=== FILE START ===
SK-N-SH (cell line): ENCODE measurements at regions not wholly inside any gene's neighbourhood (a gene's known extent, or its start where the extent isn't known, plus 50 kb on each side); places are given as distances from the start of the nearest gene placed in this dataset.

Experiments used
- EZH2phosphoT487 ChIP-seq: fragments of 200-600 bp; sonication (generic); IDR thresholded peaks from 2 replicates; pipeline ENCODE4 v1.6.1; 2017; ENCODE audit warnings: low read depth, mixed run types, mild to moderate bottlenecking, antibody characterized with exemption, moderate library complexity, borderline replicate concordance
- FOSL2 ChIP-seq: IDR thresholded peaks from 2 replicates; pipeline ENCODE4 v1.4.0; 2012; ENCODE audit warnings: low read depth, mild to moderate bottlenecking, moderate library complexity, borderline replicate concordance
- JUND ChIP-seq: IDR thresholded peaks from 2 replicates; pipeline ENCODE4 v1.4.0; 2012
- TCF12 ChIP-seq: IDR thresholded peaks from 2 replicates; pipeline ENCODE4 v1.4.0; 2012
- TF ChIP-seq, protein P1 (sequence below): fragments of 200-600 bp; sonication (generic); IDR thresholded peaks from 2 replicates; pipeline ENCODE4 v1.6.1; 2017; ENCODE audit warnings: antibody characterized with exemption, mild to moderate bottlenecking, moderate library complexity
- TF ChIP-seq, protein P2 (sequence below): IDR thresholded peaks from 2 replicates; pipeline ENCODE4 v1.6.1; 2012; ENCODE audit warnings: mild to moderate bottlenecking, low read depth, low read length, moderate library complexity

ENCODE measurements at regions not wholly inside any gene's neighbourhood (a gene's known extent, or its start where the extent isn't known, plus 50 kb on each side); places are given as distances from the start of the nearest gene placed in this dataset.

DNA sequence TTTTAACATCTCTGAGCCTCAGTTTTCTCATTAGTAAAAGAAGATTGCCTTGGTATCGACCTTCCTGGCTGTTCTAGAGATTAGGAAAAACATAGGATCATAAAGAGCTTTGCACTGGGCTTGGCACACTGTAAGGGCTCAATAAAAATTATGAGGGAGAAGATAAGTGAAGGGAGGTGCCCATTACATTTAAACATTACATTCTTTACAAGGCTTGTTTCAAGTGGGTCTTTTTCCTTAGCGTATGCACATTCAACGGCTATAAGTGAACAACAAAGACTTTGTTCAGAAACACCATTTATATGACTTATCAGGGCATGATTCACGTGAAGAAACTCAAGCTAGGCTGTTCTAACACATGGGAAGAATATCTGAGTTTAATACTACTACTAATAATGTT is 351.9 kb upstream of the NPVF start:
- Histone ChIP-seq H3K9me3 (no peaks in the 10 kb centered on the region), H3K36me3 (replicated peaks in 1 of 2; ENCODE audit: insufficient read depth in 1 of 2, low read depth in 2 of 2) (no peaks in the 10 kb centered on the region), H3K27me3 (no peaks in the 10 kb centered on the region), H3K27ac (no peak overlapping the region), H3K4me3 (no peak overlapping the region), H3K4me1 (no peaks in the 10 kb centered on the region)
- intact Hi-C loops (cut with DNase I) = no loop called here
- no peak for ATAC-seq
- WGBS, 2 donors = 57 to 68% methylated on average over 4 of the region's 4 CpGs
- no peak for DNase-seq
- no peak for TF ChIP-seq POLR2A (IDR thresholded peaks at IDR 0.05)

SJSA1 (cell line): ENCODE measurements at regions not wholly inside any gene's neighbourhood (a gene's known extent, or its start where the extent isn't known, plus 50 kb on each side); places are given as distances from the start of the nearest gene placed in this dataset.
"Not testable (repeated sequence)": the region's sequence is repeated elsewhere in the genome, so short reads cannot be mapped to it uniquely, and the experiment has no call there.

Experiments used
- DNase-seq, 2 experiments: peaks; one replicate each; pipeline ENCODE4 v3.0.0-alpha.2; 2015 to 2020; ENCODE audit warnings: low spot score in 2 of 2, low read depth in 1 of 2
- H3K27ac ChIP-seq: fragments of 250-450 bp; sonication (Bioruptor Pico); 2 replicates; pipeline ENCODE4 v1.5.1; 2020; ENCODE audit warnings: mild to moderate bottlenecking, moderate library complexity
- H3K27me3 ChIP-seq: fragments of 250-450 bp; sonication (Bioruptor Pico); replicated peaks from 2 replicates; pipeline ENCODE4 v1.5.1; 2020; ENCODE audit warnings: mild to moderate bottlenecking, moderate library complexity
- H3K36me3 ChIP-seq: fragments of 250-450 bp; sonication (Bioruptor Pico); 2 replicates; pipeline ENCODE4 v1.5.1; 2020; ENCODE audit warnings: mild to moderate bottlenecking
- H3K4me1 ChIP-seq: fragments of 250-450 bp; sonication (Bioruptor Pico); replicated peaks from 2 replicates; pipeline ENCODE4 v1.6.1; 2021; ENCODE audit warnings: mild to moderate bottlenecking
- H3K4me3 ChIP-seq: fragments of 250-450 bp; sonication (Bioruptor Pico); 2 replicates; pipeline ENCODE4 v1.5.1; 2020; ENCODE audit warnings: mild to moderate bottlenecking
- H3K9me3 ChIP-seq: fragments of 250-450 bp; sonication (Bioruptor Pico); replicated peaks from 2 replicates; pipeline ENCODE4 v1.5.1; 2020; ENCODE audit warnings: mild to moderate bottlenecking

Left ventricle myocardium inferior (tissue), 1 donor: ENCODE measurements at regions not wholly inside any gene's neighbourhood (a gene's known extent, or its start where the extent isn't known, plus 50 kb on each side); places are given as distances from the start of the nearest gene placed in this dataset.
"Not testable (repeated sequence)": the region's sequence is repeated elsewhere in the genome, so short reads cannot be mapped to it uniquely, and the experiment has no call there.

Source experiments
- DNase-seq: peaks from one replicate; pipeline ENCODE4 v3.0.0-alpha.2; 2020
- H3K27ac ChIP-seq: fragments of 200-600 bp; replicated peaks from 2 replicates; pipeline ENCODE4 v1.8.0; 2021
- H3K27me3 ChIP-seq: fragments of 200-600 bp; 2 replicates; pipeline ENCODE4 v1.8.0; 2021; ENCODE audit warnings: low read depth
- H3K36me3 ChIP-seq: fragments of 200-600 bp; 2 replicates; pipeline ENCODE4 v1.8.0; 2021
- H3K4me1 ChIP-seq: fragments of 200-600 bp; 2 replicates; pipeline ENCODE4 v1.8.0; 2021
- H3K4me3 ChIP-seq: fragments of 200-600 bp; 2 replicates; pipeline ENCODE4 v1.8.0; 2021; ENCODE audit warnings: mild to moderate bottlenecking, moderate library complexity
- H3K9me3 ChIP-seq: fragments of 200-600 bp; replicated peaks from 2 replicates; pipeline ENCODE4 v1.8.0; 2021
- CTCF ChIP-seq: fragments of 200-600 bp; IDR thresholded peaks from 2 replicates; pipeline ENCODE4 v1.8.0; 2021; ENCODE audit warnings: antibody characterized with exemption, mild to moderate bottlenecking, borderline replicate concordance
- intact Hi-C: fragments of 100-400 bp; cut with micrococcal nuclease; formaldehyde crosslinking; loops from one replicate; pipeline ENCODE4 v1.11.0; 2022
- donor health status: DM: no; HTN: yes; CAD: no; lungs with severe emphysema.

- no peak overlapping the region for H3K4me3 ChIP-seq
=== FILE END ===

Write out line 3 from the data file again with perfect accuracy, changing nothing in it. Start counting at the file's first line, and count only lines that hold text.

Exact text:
- EZH2phosphoT487 ChIP-seq: fragments of 200-600 bp; sonication (generic); IDR thresholded peaks from 2 replicates; pipeline ENCODE4 v1.6.1; 2017; ENCODE audit warnings: low read depth, mixed run types, mild to moderate bottlenecking, antibody characterized with exemption, moderate library complexity, borderline replicate concordance